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The suspenseful series of “crisis exit plans” is continuing with great success on the government’s encrypted channel, maintaining the same theme but varying in style and appellation. Over the past four years, we’ve had about 10 plans labeled “recovery,” “rescue,” “restructuring”… But in reality, these plans more closely resembled, in the spirit of the money heist genre, a remake of Casa de Papel, though with less charisma than the Professor.

It all started with Hassan Diab’s cabbage leaf, then it continued with other vegetables from the same Brassicaceae family. And it won’t end with Saade Chami’s latest pickle, which reached maturity just a few days ago.

It would be pointless and premature to delve into the details of this so-called latest plan, which, given the amount of arrows thrown at it from all sides, is likely to be stillborn. Funerals, mourning, bitter exchanges on responsibilities and requiem masses will follow, before a new plan of the same ilk sprouts in the same vegetable patch.

But it would be interesting to extract the common denominators from all these plans. To extract what actually goes wrong, what turns these plans into acts of mass destruction.

1. First, all these plans directly affect the banking sector but don’t invite this sector to participate. It simply reads in the press what has been concocted for it and then executes it. Similarly for depositors, a cumbersome caste, considered negligible.

2. Furthermore, in all these plans, the state disregards its debts, whether to holders of Eurobonds, the Central Bank (BDL), banks or others. In other words, it has no intention of paying anything to anyone. A pathological denial of reality because, while it may attempt to defraud local parties (even at the risk of destroying the country’s economy), it cannot escape foreign creditors.

In this regard, the State Council has just ruled in favor of banks contesting a 2022 Council of Ministers decision stipulating the elimination of a significant portion of the BDL’s commitments to banks.

3. The current government does not acknowledge that the Central Bank is part of the state, for which it is responsible, legally and structurally. The presumed autonomy of the BDL changes nothing in this regard. There’s also the Electricité du Liban (EDL), another autonomous body that has swallowed tens of billions of dollars of public money, causing chronic colic for the public supplier and successive concerned ministers.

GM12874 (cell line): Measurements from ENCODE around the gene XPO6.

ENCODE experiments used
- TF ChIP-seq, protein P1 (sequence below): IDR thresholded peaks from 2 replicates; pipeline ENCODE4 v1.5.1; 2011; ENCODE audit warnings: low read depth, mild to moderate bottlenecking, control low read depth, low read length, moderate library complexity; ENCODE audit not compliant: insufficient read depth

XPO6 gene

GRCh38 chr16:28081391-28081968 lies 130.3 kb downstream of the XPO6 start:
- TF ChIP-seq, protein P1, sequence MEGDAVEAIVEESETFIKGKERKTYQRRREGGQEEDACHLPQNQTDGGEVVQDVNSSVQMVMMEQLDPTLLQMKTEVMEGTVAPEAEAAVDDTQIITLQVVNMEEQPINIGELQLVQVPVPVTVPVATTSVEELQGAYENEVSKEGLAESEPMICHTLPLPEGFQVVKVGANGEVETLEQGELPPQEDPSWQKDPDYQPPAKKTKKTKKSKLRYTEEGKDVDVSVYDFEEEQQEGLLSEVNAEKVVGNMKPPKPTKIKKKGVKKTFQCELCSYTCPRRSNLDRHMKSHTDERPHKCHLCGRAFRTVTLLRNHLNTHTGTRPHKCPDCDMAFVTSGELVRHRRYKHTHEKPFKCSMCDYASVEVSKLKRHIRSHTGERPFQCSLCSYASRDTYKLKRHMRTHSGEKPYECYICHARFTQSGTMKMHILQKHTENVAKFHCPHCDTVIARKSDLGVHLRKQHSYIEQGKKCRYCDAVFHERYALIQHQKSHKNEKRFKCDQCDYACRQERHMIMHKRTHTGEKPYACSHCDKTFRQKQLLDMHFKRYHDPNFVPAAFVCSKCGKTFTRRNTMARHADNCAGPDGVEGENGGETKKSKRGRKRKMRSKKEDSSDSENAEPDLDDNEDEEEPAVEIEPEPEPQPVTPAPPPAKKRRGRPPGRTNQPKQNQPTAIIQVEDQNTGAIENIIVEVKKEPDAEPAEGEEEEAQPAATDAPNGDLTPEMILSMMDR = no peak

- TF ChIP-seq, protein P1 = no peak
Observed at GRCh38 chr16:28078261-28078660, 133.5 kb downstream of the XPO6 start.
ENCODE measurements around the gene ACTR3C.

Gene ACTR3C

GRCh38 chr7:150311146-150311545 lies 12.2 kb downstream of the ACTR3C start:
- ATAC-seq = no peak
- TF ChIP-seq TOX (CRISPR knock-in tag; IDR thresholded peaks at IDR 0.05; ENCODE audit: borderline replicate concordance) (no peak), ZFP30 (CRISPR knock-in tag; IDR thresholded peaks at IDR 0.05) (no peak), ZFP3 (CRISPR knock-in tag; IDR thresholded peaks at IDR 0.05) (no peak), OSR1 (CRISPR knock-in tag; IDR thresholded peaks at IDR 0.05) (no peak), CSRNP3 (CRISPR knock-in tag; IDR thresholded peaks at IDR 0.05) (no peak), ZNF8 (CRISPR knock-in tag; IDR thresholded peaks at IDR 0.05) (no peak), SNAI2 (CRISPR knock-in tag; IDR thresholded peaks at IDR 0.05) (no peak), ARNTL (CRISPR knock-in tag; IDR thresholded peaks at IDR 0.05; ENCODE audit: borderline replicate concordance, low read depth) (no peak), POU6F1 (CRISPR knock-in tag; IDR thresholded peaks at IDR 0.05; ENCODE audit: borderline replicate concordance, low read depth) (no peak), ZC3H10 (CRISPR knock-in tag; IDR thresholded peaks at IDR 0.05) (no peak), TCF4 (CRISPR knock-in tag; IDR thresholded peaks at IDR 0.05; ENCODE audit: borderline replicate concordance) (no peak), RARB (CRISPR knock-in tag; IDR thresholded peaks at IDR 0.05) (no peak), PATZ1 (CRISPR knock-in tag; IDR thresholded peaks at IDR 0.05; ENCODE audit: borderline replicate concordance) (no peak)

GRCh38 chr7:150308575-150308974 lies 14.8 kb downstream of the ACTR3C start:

4. Contrary to what is often argued, it is not on four parties to bear the burden—namely, the state, the BDL, banks and depositors. There are only two parties: on one side, the state, which includes the BDL, and on the other, banks with their depositors (and through them, all of society and businesses).

5. The ongoing attempt to pit banks and depositors against each other, subtly embedded between the lines in all plans, is a deceitful notion as big as a pumpkin, to stay in the vegetable patch. What affects one affects the other, and vice versa. One’s prosperity will reflect on the other, and a bank failure will drag deposits into its abyss.

6. The endless rhetoric of having to scrutinize each bank’s situation to then decide if it is bankrupt or not is yet another deceitful notion, given the current state of affairs. Why? Because to calculate a bank’s assets, you need to know if the Central Bank and the state will repay the amounts owed to it, in what proportion and in what currency. Then decide what value to assign to its real estate or old loans. Then it also depends on the exchange rate to apply to their financial accounts.

7. Also, to figure out the future of the bank, whether it will be able to operate normally again or sink, authorities must first have decided what means the bank will have to generate income, what money it will be allowed to use to grant new loans, which is its vital lucrative activity: the fresh $3.5 billion already deposited? The $9 billion in reserves still in the hands of the BDL? Other amounts possibly recovered from state debt and placements with the BDL?

8. Then, authorities must finally define this famous “deposit recovery fund,” a phantom of the opera that is occasionally mentioned—but what is never specified is how this fund will be funded, what amounts are hoped to be raised, and how this sum will be distributed. And this at a time when the bottom-of-the-barrel of low-grade populism emerges each time to declare that “state assets belong to the entire people, not to certain depositors.”

In short, with all these plans, especially the latest one (“bank restructuring”), an attempt is being made to sell the bear’s skin before killing it, before even buying a rifle, learning to hunt, obtaining a hunting permit, correcting one’s myopia so as not to shoot into the crowd. Even before planning how to plunder the money from the sale.

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